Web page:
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Sarah Cale’s wonderfully drippy Chair 2 is a kitchen chair draped with skin-like sheets of oil paint. (Toni Hafkenscheid/Courtesy Jessica Bradley Gallery)
Sarah Cale’s wonderfully drippy Chair 2 is a kitchen chair draped with skin-like sheets of oil paint. (Toni Hafkenscheid/Courtesy Jessica Bradley Gallery)

An art show with everything but the kitchen sink – even the kitchen chair Add to ...

This week marked the changing of the guard for The Painting Project at Galerie de l’UQAM in Montreal, a small but influential university venue.

The show, which is compendious (60 artists are involved) and is the product of almost three years of research by curator Julie Belisle, has been split into two parts, running serially. The first opened in May; the second, this past Thursday.

Winningly, the show eschews the snoozy formulas that have traditionally structured exhibitions of this nature, namely the sorting of work by region (Maritimes, Western Canada, etc.) or genre (landscape, portraiture). Instead, Belisle has devised more creative categories, reflecting modes of interpretation and of artistic motivation: Figures of Reality, Fictional Worlds, Painting as Subject, and Hybrid Practices. Interesting bedfellows are made.

Under the banner of hybridity, Sarah Cale’s wonderfully drippy Chair 2 (a kitchen chair draped with skin-like sheets of oil paint) comes to co-habitate with Jeremy Hof’s routered, multicoloured and multilayered sculpture-paintings, and with them a rigorous suite of white-paint-on-linen panels by Vancouver’s conceptually inclined Arabella Campbell. (Each panel slightly differs from the one before it, being a copy of the preceding iteration, with the whole ensemble inspired by the works of American minimalist Dan Flavin.)

Melanie Authier’s Iron Belly, a grisaille arrangement of feathery strokes and hard-edged opacities, shares elbow room with the abstractions of leading Montreal painter Chris Kline, whose semi-transparent canvases seductively reveal their wooden armatures to the searching eye, toying with our perception of illusion and materiality.

Both appear under the rubric of Painting as Object.

The Painting Project has gathered many known quantities from the world of Canadian art – Ben Reeves from Vancouver, Carol Wainio from Ottawa, Sandra Meigs from Victoria, Graham Gillmore from Nelson, B.C. – but it has also shored up some newcomers of note, such as Round Lake, Sask.’s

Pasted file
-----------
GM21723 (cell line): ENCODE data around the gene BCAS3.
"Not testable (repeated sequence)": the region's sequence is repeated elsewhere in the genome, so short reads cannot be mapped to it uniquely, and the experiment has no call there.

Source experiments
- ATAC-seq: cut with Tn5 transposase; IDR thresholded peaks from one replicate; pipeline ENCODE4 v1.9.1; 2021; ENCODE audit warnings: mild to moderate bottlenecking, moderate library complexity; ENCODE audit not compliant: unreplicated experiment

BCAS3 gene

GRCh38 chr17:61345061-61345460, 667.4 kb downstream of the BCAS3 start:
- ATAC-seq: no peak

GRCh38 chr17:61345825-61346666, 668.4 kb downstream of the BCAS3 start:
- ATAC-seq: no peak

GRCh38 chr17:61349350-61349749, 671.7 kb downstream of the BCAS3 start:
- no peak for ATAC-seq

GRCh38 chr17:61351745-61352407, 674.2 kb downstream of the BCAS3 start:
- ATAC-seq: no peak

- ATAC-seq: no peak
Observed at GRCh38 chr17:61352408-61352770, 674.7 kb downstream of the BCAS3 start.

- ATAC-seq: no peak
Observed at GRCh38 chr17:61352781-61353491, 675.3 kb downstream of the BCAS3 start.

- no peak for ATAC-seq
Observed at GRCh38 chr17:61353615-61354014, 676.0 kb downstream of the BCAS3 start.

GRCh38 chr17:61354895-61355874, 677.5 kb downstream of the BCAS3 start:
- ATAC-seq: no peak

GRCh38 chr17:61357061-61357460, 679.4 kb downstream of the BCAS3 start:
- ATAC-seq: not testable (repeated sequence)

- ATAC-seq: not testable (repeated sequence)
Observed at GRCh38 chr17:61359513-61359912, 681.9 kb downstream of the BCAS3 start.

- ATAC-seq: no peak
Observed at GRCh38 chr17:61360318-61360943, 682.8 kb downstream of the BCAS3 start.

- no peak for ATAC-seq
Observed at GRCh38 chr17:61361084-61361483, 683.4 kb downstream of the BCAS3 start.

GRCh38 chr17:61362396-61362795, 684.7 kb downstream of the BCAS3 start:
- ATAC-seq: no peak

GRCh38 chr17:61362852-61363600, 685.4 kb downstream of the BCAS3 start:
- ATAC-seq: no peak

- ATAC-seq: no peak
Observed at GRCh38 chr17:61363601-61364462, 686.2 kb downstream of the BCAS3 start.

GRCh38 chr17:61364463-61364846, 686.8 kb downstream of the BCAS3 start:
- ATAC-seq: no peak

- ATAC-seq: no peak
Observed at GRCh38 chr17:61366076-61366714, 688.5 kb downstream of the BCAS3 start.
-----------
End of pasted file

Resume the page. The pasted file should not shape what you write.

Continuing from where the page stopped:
Tim Moore, whose Flying Indian was the talk of Part One.

His painting depicts a raven-haired and masked figure soaring through space – his arms extended as if caught in mid-jump at the tube park – clearing the hurdle of the suburban-seeming landscape mapped out in the painting’s lower reaches. It’s a striking image of rebellion and transcendence.

London, Ont.’s Sky Glabush, showing in Part Two, is exhibiting a suite of three pensive pastel paintings – a portrait, an abstract, and a composition of figures – his modesty of touch seeming to reflect the legacy of British modernism, in particular the cool, dry surfaces of Ben Nicholson, while also borrowing the bleached palette of the late Jack Chambers, an avowed source of inspiration. Chambers also underpins the startling small-scale photo-realistic urban scenes of Mike Bayne, showing concurrently.

“One thing Julie and I both really noticed about working with all these painters,” says gallery director Louise Déry, “is that they really know their art history. It’s a living conversation.”

The Painting Project continues at Galerie de l’UQAM until July 6. After October, the project will live on in virtual form at thepaintingproject.uqam.ca.

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